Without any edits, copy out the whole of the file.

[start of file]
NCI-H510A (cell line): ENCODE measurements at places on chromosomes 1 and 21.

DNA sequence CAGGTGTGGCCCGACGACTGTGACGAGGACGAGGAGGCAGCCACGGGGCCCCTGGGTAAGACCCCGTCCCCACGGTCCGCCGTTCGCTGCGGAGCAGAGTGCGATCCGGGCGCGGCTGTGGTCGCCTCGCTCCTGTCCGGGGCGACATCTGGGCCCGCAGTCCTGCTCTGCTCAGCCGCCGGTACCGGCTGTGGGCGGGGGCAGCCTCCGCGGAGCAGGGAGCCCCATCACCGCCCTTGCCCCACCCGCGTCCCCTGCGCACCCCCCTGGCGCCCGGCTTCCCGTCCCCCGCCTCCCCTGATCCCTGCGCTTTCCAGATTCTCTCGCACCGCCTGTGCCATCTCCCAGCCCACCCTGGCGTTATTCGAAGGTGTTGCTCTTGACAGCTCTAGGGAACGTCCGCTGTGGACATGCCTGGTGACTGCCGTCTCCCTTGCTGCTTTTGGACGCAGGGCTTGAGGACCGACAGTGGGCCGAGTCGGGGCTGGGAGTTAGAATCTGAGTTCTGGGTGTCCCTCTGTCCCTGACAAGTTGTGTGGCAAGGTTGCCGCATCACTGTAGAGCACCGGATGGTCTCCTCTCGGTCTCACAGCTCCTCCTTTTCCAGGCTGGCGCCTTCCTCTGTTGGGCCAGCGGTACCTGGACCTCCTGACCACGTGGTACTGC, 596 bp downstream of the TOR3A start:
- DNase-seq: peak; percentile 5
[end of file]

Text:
NCI-H510A (cell line): ENCODE measurements at places on chromosomes 1 and 21.

DNA sequence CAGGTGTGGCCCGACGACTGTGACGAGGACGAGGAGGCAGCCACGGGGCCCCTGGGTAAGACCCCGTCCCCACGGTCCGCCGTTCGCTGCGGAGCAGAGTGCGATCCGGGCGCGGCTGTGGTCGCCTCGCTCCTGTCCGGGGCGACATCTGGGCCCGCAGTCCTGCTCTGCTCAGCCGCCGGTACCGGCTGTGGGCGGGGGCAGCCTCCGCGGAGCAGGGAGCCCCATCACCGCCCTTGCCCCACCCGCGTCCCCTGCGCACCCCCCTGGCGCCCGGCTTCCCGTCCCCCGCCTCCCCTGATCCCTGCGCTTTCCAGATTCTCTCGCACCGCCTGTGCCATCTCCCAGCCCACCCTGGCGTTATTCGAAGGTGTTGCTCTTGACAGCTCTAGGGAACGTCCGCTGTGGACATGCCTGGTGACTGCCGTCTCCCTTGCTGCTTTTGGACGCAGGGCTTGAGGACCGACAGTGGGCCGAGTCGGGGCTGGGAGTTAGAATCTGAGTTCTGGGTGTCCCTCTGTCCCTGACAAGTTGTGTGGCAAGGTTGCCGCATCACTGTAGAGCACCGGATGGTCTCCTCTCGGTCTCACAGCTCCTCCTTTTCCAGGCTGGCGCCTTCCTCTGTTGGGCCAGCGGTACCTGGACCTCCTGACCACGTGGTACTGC, 596 bp downstream of the TOR3A start:
- DNase-seq: peak; percentile 5